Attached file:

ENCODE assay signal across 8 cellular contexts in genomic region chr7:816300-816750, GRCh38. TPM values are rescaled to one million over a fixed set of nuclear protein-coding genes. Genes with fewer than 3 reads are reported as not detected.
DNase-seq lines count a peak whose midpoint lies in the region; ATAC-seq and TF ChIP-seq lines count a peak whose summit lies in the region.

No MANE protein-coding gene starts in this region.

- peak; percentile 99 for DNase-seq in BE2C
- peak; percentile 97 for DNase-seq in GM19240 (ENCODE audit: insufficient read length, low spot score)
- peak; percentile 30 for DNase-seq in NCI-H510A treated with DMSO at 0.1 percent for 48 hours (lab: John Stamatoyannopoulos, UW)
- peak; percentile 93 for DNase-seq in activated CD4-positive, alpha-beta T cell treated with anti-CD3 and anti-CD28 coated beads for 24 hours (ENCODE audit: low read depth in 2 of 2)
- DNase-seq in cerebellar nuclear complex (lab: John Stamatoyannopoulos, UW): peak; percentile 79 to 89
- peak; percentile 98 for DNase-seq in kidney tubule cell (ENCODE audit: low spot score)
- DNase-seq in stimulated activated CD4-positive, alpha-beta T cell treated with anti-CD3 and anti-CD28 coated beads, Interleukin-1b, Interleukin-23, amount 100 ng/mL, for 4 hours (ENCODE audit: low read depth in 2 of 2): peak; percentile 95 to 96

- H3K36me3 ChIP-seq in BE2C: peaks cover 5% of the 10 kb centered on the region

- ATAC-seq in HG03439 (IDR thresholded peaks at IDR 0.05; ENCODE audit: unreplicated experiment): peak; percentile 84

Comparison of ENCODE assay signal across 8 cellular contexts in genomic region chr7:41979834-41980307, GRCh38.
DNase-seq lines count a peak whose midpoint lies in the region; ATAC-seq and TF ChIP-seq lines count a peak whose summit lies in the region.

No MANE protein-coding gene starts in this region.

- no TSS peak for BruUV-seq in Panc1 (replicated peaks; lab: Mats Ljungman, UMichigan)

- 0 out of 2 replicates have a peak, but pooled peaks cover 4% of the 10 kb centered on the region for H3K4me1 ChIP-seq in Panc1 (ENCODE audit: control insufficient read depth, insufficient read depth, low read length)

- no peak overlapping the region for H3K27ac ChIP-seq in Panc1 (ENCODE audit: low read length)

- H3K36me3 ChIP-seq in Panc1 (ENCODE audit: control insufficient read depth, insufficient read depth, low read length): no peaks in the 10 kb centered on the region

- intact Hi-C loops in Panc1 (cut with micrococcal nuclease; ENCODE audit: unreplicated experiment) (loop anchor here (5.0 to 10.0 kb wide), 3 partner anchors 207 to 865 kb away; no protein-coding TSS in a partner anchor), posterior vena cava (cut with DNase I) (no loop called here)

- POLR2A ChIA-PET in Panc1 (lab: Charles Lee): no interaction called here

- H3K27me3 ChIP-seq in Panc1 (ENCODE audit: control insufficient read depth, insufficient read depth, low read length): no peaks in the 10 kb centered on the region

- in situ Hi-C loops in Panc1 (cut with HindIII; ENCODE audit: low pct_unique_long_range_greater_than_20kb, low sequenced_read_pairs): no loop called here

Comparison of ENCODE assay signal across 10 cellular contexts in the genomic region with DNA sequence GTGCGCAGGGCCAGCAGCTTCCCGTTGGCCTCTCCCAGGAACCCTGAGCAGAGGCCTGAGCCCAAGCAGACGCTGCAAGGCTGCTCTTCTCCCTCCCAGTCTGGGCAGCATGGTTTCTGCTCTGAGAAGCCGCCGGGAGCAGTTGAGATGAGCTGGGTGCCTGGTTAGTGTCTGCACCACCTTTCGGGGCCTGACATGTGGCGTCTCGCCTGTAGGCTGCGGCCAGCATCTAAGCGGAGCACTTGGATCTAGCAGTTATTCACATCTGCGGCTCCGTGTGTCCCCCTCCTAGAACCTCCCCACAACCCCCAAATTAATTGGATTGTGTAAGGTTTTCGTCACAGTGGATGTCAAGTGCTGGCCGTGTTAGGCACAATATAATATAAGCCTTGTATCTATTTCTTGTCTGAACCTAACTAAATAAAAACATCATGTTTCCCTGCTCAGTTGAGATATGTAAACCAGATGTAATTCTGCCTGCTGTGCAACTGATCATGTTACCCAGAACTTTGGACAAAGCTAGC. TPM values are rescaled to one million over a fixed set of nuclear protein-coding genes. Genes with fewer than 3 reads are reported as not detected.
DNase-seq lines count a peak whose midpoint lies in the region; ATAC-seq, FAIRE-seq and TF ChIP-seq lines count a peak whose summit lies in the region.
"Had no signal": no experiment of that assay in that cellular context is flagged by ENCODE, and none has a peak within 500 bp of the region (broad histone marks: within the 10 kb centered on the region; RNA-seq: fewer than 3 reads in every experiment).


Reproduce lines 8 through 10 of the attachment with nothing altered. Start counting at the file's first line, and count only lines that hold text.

- DNase-seq in cerebellar nuclear complex (lab: John Stamatoyannopoulos, UW): peak; percentile 79 to 89
- peak; percentile 98 for DNase-seq in kidney tubule cell (ENCODE audit: low spot score)
- DNase-seq in stimulated activated CD4-positive, alpha-beta T cell treated with anti-CD3 and anti-CD28 coated beads, Interleukin-1b, Interleukin-23, amount 100 ng/mL, for 4 hours (ENCODE audit: low read depth in 2 of 2): peak; percentile 95 to 96